If you are wondering what post I am referring to then I will torture you no more and tell you that the search term I expected to be at the top of my list was ‘Please leave your footwear behind!’. Yup! (you can read the post here if you want to- I wouldn’t personally recommend it!). No other search string I thought had brought traffic to my blog as regularly and as unfailingly as this one had (unrequited love anyone?) and yet I hated it ( I am atleast mature enough to write about it now!). So how should I have reacted when I finally found that footwear was not what was bringing most viewership to my blog but a wonderful book? With doubt! And that is exactly what I did.

Turns out I was not wrong in the first place. Search strings 3, 5, 7, 9 and many others in ascending order of having brought most viewership to the blog all turned out to be a variation of ‘Please leave your footwear behind’ (Leave your footwear, Footwear outside, Press conference footwear etc.,) So when I added up all these terms it turned out that the suspect post mocking the act of footwear throwing press conference attendees had indeed pulled the most number of unsuspecting people to my blog.

Not to say that the only sensible, readable and blogworthy post of my entire blog (here) did not bring any traffic. It did considerably well. Just a reassurance that there is hope for good content in the internet- even if it is just a review of a book that has already been reviewed 2 million times by others. That should be a lesson for me. I have much to thank Cloud Atlas and David Mitchell for and I hope that at least those people who stumbled on my blog wanting to read something about Cloud Atlas went back happy!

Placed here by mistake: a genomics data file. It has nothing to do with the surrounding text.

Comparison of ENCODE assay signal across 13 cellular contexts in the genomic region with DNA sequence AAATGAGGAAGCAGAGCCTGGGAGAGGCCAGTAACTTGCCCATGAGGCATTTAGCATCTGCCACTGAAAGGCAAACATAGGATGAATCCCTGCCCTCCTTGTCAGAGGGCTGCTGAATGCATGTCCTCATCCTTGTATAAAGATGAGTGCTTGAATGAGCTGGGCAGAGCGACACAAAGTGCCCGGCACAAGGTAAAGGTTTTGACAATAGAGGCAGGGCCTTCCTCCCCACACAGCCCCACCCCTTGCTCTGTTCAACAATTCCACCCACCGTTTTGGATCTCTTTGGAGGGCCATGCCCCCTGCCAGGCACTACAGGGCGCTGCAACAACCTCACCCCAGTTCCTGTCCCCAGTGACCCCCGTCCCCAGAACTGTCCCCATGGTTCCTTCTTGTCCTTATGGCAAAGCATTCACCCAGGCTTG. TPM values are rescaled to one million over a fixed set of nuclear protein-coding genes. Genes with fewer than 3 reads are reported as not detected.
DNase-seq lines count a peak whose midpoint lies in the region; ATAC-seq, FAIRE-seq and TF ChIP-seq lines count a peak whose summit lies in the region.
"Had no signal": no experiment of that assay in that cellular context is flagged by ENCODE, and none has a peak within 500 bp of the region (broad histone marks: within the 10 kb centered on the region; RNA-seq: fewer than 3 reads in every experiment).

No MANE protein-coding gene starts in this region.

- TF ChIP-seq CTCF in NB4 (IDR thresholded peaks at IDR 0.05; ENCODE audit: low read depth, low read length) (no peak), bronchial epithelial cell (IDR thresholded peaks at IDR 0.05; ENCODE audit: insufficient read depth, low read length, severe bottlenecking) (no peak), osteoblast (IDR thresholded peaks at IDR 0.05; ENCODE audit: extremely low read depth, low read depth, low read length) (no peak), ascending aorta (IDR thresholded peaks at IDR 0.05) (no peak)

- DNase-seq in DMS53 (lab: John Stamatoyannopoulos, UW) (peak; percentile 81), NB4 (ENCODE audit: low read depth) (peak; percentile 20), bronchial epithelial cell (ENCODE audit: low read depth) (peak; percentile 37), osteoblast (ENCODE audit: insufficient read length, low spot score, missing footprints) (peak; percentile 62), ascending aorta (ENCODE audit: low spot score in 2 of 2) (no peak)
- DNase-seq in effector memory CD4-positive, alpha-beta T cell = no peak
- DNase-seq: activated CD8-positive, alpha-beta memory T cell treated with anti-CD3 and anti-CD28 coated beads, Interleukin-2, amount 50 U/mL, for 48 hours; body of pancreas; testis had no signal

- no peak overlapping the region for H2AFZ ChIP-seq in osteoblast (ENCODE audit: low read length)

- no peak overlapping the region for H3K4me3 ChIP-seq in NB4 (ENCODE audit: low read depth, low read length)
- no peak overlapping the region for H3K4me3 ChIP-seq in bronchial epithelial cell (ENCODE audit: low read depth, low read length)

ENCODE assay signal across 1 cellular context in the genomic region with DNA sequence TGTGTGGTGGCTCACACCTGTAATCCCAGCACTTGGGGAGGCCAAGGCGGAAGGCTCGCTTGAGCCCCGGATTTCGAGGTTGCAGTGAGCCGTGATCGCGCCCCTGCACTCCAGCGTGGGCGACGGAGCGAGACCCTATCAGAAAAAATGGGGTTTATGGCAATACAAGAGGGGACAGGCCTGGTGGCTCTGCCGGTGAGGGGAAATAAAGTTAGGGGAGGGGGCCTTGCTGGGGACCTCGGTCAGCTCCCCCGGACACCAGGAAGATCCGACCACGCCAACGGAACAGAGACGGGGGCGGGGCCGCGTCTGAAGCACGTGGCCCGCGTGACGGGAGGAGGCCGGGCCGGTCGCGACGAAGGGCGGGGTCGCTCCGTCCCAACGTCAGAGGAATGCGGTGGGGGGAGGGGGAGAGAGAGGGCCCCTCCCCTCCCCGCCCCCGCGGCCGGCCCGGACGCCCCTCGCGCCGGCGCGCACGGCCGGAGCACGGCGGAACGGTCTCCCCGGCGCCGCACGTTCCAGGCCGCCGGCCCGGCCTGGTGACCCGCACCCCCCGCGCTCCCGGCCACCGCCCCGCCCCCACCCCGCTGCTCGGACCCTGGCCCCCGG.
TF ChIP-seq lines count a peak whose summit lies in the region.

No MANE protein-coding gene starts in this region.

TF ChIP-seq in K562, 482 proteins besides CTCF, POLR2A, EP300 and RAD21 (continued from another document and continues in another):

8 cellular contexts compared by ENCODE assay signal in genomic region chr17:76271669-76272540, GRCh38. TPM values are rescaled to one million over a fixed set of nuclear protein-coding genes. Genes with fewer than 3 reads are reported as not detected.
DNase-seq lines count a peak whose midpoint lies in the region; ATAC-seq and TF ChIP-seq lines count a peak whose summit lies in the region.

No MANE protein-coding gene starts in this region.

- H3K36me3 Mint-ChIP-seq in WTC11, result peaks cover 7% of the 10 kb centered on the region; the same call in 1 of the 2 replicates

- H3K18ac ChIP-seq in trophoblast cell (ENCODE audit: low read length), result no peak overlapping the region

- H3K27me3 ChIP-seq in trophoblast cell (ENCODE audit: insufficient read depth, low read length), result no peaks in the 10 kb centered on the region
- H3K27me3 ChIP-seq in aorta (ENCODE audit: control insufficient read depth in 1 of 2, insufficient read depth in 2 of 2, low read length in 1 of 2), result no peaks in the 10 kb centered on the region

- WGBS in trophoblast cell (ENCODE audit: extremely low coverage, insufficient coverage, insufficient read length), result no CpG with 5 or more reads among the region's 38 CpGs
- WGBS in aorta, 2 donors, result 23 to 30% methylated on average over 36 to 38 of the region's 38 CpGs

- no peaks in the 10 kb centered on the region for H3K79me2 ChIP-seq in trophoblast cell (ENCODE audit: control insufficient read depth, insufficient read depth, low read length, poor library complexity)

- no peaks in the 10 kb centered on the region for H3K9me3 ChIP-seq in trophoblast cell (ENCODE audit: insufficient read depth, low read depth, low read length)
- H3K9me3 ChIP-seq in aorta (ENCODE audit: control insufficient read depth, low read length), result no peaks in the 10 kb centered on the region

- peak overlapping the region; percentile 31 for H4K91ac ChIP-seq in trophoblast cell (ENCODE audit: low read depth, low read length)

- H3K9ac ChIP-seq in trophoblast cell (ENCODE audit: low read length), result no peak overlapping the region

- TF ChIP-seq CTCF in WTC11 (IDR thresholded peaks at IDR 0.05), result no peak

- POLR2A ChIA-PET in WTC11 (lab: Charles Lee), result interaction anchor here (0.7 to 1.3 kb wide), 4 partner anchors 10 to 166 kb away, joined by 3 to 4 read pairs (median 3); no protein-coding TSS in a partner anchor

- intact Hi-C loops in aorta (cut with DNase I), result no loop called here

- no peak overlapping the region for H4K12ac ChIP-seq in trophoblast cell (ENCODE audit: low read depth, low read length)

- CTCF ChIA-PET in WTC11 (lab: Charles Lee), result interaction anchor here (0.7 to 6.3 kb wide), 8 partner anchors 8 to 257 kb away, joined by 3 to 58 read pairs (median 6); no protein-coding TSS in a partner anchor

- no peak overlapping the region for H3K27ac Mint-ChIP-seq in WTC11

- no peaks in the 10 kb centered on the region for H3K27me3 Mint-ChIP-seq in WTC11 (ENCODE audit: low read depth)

Among others who went unhappy were

(a) the serious scholars/ amateurs of Latin who wanted to do some background research on ‘Bibant, quoniam esse nolunt’ and instead landed up on my fun post about Paul the Octopus (May he rest in peace!).

(b) the people who wanted to do some research on Octopuses and landed up on my post on Paul the Octopus!

(c) the people who wanted to find out how to prepare a drink of Horlicks without milk and landed up on my post on how Horlicks won my heart!

(d) the students and mathematicians who wanted to know more about Srinivasa Ramanujan and landed up on my blog

and so on.

So far I have seen the term Hampi bring only one viewer to my blog. And I wrote a mind boggling 13 posts on that subject!

Truly- a lesson learnt! Write about tacky footwear with colourful posters. Your blog is much more likelier to be viewed than if you are pouring out treatises on mandapas of Hampi.

(Incidentally the entire post was an exercise of how to write about Hampi in a post that was not about Hampi- I won!)

 

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5 Comments Add yours

  1. lav says:

    may be there are some insomniacs clicking at the randomly generated link at the bottom of blogs and got to yer page?!! 🙂 a treatise in search terms indeed!!!

  2. Nirmala says:

    I am dumbstruck on this research you did on what brought people to your blogs.Made very interesting reading and surprising too !!!

    1. sr256 says:

      Thanks

  3. brad says:

    … b-b-but how did you fimnd out I was an interbot?? (…whatever that is?)

    1. sr256 says:

      You are pretty obvious lol